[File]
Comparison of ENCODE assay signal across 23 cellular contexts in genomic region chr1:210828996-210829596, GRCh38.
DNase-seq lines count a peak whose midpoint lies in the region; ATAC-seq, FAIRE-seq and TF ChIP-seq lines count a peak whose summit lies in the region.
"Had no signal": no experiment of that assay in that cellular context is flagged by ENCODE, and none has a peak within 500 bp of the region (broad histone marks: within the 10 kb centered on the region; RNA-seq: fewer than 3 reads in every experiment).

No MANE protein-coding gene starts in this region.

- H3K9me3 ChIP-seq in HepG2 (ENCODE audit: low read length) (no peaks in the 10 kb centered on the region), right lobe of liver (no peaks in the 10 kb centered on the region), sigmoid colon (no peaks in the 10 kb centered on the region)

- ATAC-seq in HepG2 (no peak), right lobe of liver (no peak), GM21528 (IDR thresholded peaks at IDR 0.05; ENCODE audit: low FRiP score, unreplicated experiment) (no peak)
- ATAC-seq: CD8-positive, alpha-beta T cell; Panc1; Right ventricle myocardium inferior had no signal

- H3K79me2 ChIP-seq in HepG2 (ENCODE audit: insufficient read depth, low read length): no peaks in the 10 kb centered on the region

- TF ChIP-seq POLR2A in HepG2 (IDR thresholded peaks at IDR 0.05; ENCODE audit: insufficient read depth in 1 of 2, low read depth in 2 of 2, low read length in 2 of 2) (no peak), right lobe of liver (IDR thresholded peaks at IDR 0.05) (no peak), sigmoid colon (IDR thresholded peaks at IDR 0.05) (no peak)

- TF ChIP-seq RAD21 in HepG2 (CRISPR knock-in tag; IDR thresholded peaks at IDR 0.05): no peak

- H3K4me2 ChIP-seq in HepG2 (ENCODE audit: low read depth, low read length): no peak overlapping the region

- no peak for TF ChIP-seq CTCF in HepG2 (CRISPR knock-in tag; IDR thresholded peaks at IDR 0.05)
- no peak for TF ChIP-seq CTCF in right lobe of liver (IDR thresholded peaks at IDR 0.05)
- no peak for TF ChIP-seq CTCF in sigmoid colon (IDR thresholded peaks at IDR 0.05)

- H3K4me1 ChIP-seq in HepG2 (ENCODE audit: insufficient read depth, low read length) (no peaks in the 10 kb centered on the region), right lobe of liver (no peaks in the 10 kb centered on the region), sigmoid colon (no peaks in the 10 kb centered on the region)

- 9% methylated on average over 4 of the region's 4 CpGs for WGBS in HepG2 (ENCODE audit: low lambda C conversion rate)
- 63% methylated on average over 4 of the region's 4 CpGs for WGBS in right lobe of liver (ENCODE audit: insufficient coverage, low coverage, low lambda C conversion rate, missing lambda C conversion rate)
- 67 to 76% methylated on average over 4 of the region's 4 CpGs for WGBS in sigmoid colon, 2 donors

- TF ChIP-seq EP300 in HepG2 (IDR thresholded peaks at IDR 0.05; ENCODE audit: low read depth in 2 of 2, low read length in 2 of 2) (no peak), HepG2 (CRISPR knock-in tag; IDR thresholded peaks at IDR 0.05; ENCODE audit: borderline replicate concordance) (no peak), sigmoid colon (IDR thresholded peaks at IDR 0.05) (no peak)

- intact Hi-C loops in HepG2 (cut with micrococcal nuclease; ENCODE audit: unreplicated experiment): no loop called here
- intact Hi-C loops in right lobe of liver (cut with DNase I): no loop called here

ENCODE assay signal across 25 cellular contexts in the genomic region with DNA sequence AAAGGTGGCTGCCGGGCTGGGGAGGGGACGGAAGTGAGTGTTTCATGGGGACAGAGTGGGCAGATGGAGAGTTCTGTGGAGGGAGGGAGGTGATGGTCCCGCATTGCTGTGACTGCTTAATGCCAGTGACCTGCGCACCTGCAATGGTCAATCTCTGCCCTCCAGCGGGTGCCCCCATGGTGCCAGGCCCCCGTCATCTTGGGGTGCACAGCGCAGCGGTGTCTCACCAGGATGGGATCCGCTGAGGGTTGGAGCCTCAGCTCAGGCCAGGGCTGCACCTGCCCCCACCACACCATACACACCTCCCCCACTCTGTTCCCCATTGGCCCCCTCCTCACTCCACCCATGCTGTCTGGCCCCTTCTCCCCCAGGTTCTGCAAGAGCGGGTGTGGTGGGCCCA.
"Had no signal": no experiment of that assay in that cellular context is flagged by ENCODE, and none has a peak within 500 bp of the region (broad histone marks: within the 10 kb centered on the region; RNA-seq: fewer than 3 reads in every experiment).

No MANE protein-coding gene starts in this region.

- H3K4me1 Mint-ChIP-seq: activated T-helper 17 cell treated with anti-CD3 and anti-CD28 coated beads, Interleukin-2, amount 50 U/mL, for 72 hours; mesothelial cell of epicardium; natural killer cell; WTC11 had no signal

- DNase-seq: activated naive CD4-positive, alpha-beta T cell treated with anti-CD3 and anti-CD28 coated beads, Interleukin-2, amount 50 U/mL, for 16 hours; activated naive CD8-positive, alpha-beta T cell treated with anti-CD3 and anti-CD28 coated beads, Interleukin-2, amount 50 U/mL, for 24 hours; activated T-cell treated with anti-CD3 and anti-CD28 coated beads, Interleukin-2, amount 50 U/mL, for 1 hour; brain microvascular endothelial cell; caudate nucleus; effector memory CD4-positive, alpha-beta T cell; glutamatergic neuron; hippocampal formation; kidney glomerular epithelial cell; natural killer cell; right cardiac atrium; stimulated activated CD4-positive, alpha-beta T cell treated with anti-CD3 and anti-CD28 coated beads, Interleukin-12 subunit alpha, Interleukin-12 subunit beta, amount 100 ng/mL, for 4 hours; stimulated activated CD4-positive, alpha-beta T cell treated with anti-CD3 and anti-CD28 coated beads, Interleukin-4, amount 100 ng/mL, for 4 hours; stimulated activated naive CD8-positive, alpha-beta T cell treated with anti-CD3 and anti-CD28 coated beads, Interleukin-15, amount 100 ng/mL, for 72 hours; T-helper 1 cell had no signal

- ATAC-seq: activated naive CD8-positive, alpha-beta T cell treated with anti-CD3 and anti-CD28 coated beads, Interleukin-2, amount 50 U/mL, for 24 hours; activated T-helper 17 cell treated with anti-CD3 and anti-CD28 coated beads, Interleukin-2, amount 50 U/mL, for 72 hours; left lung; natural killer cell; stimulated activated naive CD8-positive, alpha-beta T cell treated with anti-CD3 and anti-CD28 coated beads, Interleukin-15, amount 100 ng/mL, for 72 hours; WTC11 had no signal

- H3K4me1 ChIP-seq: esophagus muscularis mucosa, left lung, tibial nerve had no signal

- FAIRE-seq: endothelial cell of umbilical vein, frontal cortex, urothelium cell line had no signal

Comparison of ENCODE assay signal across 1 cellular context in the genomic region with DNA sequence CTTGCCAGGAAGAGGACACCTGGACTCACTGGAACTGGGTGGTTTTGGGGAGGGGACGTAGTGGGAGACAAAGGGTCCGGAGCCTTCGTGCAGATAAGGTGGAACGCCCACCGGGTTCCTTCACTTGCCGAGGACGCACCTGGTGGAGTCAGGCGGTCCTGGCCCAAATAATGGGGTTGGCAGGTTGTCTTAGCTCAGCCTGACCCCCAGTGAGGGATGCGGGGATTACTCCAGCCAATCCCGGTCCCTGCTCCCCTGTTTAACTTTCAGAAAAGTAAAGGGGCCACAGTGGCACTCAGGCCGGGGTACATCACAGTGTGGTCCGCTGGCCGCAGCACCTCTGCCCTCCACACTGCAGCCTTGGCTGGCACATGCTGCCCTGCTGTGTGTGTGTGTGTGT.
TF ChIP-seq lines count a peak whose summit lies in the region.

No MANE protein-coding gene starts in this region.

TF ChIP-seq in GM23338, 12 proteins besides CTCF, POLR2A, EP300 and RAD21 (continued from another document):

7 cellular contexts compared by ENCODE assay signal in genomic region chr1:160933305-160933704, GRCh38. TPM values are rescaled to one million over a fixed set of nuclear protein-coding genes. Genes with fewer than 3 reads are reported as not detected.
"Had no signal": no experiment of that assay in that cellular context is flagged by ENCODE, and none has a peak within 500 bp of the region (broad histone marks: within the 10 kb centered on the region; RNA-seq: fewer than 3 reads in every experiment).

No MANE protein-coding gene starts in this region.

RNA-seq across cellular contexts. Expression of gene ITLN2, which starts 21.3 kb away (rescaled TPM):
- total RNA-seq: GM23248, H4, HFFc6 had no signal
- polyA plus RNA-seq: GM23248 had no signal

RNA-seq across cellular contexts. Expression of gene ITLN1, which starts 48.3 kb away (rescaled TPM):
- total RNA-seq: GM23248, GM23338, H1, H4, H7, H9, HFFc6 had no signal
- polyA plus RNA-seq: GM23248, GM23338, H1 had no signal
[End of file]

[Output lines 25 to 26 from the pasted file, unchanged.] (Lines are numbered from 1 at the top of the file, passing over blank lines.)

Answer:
- H3K4me1 Mint-ChIP-seq: activated T-helper 17 cell treated with anti-CD3 and anti-CD28 coated beads, Interleukin-2, amount 50 U/mL, for 72 hours; mesothelial cell of epicardium; natural killer cell; WTC11 had no signal

- DNase-seq: activated naive CD4-positive, alpha-beta T cell treated with anti-CD3 and anti-CD28 coated beads, Interleukin-2, amount 50 U/mL, for 16 hours; activated naive CD8-positive, alpha-beta T cell treated with anti-CD3 and anti-CD28 coated beads, Interleukin-2, amount 50 U/mL, for 24 hours; activated T-cell treated with anti-CD3 and anti-CD28 coated beads, Interleukin-2, amount 50 U/mL, for 1 hour; brain microvascular endothelial cell; caudate nucleus; effector memory CD4-positive, alpha-beta T cell; glutamatergic neuron; hippocampal formation; kidney glomerular epithelial cell; natural killer cell; right cardiac atrium; stimulated activated CD4-positive, alpha-beta T cell treated with anti-CD3 and anti-CD28 coated beads, Interleukin-12 subunit alpha, Interleukin-12 subunit beta, amount 100 ng/mL, for 4 hours; stimulated activated CD4-positive, alpha-beta T cell treated with anti-CD3 and anti-CD28 coated beads, Interleukin-4, amount 100 ng/mL, for 4 hours; stimulated activated naive CD8-positive, alpha-beta T cell treated with anti-CD3 and anti-CD28 coated beads, Interleukin-15, amount 100 ng/mL, for 72 hours; T-helper 1 cell had no signal